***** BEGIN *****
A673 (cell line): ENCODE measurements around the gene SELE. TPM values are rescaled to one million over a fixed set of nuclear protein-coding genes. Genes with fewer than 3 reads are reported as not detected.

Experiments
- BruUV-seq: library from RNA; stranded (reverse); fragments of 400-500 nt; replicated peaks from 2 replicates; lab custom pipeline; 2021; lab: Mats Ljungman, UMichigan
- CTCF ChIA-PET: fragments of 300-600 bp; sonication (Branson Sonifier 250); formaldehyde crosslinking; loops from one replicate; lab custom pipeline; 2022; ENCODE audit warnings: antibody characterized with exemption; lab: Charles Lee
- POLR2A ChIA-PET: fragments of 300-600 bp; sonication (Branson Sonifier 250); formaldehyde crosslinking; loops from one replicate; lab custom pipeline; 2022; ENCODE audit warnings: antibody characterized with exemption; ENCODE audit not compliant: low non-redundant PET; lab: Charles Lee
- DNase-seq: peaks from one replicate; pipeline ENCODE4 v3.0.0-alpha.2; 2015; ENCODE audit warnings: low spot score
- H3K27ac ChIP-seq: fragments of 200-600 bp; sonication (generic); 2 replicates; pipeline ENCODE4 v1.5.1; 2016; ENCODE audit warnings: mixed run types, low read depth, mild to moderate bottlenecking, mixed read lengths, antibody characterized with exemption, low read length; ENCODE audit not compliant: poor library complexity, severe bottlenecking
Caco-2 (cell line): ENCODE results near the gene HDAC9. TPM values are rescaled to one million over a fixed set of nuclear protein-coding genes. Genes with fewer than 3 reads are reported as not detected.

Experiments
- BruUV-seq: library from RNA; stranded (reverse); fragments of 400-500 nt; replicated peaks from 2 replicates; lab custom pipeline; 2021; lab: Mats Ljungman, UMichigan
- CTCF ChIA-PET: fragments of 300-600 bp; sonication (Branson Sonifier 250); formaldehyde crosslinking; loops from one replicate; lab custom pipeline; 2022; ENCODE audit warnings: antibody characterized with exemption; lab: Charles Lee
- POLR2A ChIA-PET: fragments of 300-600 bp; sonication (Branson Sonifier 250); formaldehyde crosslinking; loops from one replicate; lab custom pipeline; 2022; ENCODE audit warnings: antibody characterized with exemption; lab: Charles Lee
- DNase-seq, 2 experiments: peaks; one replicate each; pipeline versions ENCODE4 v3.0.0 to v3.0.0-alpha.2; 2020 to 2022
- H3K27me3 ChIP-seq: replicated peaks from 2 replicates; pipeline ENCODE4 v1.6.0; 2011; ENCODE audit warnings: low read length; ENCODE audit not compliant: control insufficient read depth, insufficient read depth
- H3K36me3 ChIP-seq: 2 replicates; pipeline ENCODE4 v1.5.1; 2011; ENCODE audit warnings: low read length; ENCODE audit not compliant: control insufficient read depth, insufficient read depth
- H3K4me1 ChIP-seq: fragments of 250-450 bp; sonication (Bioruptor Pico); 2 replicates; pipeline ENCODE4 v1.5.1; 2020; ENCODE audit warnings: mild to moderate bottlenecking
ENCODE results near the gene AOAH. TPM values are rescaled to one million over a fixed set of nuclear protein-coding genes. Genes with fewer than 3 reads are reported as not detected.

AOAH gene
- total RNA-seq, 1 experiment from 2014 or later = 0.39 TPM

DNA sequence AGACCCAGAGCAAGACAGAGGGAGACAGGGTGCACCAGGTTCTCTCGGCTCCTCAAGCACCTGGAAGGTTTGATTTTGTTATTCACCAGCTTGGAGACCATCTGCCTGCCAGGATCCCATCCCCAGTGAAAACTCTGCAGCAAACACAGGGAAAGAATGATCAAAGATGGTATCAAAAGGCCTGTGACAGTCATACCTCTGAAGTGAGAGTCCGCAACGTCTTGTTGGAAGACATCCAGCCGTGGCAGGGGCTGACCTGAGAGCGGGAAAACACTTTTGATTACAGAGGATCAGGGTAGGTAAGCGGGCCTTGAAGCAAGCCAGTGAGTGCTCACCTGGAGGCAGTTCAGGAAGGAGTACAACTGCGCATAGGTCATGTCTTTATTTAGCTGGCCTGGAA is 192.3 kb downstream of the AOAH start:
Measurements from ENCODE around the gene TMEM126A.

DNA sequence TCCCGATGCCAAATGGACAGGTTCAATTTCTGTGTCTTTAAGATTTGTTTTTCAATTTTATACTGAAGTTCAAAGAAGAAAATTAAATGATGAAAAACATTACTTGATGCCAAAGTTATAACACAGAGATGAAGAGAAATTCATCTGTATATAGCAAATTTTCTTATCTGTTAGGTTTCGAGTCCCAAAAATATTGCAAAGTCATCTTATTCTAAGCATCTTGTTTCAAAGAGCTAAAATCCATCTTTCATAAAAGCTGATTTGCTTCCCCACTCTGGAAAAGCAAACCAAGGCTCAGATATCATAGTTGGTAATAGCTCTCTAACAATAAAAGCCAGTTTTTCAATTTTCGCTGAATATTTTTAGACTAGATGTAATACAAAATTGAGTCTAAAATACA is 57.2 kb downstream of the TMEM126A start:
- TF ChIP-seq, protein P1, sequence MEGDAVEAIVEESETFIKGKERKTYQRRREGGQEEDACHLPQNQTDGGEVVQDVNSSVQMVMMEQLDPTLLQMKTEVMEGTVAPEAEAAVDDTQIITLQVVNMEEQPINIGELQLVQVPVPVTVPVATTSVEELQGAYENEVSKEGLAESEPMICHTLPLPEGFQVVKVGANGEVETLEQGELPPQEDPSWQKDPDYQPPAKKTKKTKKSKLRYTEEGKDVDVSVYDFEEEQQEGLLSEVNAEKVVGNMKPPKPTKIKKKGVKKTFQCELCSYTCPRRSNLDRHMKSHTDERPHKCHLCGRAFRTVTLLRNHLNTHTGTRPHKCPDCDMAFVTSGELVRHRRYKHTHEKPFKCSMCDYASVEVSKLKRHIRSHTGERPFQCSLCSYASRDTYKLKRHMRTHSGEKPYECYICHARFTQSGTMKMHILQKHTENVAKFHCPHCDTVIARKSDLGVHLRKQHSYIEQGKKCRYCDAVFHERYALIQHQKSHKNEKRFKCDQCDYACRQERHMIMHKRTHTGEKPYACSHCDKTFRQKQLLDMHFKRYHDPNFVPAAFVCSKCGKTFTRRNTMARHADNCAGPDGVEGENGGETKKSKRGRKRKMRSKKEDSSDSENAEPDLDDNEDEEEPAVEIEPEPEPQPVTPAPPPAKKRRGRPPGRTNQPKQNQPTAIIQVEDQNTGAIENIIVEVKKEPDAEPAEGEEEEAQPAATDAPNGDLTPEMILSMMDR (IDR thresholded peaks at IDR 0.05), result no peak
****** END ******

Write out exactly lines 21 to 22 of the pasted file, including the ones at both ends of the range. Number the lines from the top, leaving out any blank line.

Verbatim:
Measurements from ENCODE around the gene TMEM126A.

DNA sequence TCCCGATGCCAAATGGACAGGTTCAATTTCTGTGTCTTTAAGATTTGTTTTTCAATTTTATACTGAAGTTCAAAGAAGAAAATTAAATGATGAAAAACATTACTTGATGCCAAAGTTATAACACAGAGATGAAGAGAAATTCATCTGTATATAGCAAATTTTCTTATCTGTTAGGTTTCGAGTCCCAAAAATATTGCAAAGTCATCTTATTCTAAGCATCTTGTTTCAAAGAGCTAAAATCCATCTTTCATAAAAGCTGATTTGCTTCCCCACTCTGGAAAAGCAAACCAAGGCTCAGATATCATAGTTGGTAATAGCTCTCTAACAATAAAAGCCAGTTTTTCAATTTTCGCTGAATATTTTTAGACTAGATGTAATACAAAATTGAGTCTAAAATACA is 57.2 kb downstream of the TMEM126A start: